[hu2021continual] proposed Per-class Continual Learning (PCL) which treats every task holistically on itself. Hence, new tasks would be less likely to modify the features of those learned tasks. This is achieved by adapting the one-class loss with holistic regularization [hu2020hrn] in continual learning scenarios.

Further to methods that add a single penalty term to the loss function, some methods [ahn2019uncertainty, jung2020continual] handle the stability-plasticity dilemma by directly adding one penalty term for stability and one for plasticity. Ahn et al. [ahn2019uncertainty]

integrated the idea of uncertainty into regularization by making the variance of the incoming weights of each node trainable and further added two additional penalty terms respectively for stability and plasticity. Jung et al.

[jung2020continual] selectively added two additional penalty terms to the loss function, comprising a Lasso term that controls the ability of the model to learn new knowledge, and a drifting term to prevent the model from forgetting. Volpi et al. [volpi2021continual] further proposed a meta-learning strategy to consecutively learn from different visual domains. Two penalty terms are added to the loss function, comprising a recall term to mitigate catastrophic forgetting and an adapt term to ease adaptation to each new visual domain. To mimic new visual domains, the authors applied heavy image manipulations to the data instances from the current domain to generate multiple auxiliary meta-domains. Aside from image classification, they also adapted their model to perform semantic segmentation.

Beyond image classification, some works have focused on other computer vision problems, such as domain adaptation [kundu2020class], image generation [seff2017continual] and image de-raining [zhou2021image]. Kundu et al. [kundu2020class] combined the problem of image classification with domain adaptation and proposed a modified version of the prototypical network [snell2017prototypical] to solve this proposed new problem. Seff et al. [seff2017continual] adapted EWC to a class-conditional image generation task, which requires the model to generate new images conditioned on their class. Zhou et al. [zhou2021image] proposed to apply a regularization based method on image de-raining. They regarded each dataset as a separate task and proposed a Parameter-Importance Guided Weights Modification (PIGWM) approach to calculate the task parameter importance using the Hessian matrix approximation calculated by the Jacobian matrix for storage efficiency.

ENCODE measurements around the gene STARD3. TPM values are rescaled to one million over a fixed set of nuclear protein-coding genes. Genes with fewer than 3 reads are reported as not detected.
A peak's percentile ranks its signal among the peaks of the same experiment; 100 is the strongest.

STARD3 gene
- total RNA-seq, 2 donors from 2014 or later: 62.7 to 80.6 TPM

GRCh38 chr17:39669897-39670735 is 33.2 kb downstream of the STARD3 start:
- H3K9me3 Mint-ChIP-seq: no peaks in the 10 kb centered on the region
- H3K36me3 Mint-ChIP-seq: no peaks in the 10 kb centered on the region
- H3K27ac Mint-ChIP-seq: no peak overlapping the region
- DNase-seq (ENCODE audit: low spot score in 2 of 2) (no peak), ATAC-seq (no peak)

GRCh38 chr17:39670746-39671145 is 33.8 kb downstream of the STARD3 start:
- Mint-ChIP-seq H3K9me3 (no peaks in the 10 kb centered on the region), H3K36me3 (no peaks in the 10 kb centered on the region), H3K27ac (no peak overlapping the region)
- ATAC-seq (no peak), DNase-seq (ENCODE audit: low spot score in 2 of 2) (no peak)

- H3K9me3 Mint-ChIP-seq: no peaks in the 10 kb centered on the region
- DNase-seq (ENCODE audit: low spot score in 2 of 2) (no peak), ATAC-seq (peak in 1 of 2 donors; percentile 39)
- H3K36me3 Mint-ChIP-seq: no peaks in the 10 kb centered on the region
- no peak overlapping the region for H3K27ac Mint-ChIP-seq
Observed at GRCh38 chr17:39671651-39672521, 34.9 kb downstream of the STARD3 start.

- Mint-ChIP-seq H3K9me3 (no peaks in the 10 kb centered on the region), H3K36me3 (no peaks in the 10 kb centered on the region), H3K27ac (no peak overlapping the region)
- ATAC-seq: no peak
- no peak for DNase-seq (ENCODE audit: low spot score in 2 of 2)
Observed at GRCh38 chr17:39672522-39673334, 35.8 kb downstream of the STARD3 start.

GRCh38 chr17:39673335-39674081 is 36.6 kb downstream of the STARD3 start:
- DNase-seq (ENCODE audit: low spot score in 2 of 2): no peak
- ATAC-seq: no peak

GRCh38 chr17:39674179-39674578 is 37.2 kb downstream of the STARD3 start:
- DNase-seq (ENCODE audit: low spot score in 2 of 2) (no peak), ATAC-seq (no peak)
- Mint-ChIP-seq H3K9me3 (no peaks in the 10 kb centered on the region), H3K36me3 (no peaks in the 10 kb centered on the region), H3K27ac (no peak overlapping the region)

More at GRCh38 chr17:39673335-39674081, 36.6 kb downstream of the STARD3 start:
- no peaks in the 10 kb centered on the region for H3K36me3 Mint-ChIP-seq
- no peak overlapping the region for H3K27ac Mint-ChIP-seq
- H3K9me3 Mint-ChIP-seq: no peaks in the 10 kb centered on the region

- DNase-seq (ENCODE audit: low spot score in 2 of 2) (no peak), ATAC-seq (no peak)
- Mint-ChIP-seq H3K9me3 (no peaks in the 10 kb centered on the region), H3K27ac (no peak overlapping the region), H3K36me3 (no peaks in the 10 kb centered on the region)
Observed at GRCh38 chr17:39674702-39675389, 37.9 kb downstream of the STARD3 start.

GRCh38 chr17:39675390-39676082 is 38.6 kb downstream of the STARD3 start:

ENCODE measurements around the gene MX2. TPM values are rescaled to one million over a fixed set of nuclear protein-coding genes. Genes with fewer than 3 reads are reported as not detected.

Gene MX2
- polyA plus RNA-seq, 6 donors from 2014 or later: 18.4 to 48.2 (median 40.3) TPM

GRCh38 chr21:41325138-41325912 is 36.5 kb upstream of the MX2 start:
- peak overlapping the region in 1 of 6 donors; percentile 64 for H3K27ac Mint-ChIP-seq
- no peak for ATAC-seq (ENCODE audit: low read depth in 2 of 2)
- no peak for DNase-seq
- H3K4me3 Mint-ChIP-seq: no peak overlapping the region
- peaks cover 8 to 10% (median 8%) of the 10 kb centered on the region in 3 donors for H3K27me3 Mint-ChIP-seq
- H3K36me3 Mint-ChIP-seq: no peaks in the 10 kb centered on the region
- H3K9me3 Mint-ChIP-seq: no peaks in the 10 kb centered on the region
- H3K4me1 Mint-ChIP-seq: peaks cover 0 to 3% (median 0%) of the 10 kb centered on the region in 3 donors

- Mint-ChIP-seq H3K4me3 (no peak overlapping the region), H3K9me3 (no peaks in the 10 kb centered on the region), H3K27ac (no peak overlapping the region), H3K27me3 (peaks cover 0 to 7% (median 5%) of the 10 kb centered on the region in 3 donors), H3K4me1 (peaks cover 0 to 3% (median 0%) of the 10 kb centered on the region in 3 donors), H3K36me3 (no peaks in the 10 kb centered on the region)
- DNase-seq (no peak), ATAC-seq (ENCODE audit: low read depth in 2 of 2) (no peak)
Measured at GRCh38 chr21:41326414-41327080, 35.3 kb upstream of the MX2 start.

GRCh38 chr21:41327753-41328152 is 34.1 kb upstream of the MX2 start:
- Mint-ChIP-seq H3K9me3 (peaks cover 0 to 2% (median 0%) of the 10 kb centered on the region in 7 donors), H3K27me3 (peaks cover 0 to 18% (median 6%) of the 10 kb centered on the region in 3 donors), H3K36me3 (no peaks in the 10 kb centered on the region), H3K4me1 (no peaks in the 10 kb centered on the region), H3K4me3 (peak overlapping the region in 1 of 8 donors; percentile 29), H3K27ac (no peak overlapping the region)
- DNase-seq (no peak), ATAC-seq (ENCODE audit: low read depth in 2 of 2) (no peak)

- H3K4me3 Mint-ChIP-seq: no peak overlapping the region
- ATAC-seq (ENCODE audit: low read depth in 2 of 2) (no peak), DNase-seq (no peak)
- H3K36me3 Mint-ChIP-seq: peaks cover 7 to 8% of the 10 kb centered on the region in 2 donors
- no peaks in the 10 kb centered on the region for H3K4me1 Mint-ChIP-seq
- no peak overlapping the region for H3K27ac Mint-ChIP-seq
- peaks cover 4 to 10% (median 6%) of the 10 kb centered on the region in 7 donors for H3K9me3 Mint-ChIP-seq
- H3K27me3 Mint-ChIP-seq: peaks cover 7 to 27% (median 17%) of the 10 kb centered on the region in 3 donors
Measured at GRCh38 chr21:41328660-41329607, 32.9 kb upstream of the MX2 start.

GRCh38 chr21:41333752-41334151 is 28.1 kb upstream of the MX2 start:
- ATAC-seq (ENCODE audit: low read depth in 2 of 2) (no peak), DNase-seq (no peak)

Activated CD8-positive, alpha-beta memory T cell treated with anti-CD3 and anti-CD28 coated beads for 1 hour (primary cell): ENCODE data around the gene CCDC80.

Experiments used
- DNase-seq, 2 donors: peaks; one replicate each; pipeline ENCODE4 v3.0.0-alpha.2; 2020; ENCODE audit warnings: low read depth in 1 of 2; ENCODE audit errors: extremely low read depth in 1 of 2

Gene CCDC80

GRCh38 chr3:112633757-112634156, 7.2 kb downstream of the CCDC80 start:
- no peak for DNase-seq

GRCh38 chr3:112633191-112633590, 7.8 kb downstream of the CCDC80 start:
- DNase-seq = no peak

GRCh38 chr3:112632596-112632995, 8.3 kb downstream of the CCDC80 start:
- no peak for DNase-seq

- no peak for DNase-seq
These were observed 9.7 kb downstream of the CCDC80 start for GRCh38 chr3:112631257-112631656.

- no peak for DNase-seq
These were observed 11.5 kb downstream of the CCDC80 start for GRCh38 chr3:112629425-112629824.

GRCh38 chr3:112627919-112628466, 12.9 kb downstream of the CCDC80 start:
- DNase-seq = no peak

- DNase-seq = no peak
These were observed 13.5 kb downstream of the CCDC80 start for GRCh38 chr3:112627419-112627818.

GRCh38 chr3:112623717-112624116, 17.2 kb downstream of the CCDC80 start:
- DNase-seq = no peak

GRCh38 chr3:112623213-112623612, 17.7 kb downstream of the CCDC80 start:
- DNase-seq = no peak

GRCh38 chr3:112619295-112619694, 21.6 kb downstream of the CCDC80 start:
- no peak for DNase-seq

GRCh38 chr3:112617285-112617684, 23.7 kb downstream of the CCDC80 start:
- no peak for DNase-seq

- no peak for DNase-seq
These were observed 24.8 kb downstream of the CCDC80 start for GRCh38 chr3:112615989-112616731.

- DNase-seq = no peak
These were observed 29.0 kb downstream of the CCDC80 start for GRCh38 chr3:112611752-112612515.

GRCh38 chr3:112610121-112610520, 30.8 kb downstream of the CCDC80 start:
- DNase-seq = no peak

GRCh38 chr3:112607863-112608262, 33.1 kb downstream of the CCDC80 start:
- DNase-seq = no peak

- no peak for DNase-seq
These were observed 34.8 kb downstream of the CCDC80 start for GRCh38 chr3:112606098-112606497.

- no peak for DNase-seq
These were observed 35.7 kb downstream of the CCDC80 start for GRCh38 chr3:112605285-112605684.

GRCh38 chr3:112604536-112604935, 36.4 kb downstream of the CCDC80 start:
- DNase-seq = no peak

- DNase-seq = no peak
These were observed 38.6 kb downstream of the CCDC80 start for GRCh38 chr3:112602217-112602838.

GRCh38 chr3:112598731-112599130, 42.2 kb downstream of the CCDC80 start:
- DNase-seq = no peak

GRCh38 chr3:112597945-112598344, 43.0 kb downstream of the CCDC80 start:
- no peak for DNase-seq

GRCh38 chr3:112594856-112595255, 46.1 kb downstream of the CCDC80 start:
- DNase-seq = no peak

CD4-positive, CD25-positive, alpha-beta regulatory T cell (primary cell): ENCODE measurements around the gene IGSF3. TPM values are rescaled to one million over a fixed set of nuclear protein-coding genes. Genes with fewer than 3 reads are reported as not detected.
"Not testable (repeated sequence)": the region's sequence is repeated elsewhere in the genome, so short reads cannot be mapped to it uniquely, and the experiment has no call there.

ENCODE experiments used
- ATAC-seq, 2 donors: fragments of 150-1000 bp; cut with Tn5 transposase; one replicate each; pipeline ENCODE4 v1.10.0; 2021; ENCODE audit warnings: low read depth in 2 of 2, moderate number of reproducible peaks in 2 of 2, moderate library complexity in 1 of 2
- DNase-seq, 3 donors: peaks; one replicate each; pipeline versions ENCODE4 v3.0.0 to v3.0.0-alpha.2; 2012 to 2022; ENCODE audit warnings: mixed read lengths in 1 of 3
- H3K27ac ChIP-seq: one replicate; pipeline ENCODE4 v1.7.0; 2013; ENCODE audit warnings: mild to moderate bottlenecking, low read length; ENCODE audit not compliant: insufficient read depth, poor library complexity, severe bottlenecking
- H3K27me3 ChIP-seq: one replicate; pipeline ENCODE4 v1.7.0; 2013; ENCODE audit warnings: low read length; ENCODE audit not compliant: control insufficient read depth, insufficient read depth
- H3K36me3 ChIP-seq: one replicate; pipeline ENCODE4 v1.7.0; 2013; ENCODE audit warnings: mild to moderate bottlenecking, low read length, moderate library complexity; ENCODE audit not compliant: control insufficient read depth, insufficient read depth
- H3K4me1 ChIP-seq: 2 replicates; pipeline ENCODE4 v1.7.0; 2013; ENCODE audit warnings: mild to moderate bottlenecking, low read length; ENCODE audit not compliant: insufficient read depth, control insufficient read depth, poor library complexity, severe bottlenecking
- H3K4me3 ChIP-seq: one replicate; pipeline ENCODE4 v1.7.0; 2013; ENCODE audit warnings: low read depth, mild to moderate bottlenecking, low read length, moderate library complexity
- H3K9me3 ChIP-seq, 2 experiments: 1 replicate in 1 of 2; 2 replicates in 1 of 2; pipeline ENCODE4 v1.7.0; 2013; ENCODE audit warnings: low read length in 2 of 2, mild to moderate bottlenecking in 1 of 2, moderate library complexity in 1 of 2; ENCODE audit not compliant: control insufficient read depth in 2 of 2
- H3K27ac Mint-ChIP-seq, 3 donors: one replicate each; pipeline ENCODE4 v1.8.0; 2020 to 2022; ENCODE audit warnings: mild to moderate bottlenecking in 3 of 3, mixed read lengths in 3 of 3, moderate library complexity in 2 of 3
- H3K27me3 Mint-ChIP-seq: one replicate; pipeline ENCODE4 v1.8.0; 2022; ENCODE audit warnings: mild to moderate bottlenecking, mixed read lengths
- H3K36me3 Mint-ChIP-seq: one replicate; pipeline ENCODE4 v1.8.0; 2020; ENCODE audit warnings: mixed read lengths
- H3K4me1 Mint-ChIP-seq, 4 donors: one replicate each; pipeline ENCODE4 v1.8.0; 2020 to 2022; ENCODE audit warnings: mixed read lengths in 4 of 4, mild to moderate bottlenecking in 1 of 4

4.1.2 Regularizing gradient

Besides regularizing loss functions, a few other methods [he2018overcoming, zeng2019continual]

proposed to regularize the gradient given by backpropagation to prevent the update of parameters from interfering with previously learned knowledge.

In image classification, He and Jaeger [he2018overcoming] replaced the typical backpropagation with conceptor-aided backpropagation. For each layer of the network, a conceptor characterizing the subspace of the layer spanned by the neural activation appearing in the previous tasks is calculated and this conceptor is preserved during the backpropagation process. Zeng et al. [zeng2019continual] proposed an Orthogonal Weights Modification (OWM) algorithm. During the training process of each new task, the modification of weights calculated during typical backpropagation is further mapped onto a subspace generated by all the previous tasks in order to maintain the performance of the previous tasks. A Context-Dependent Processing (CDP) module is also included to facilitate the learning of contextual features. Similarly, Wang et al. [wang2021training]

pointed out that mapping the update of the model parameters for learning the new task into the null space of the previous tasks can help to mitigate catastrophic forgetting. They proposed Adam-NSCL which uses Singular Value Decomposition (SVD) to approximate the null space of the previous tasks. Saha et al.

[saha2021gradient] partitioned the gradient into Core Gradient Space (CGS) and Residual Gradient Space (RGS) which are orthogonal to each other. The gradient step of the new task is enforced to be orthogonal to the CGS of the previous tasks. As a result, learning the new task can minimally affect the performance of the model on the previous tasks.

4.1.3 Regularizing learning rate

Aside from the regularization of model parameters, a few other methods [ebrahimi2019uncertainty, mirzadeh2020understanding] proposed to regularize the learning rate, which have been shown to be effective in mitigating catastrophic forgetting.

In image classification, Ebrahimi et al. [ebrahimi2019uncertainty] utilized uncertainty to modify the learning rate of the model parameters based on their importance for the previous tasks. Mirzadeh et al. [mirzadeh2020understanding] pointed out that the properties of the local minima of each task have an important role in preventing forgetting. Hence, they proposed to tune the learning rate and batch size to indirectly control the geometry of the local minima of different tasks.

In image semantic segmentation, Ozgun et al. [ozgun2020importance] proposed to prevent the model from losing knowledge by restricting the adaptation of important model parameters with learning rate regularization. More precisely, the learning rate of important model parameters is reduced, while the learning rate of non-important parameters is kept the same.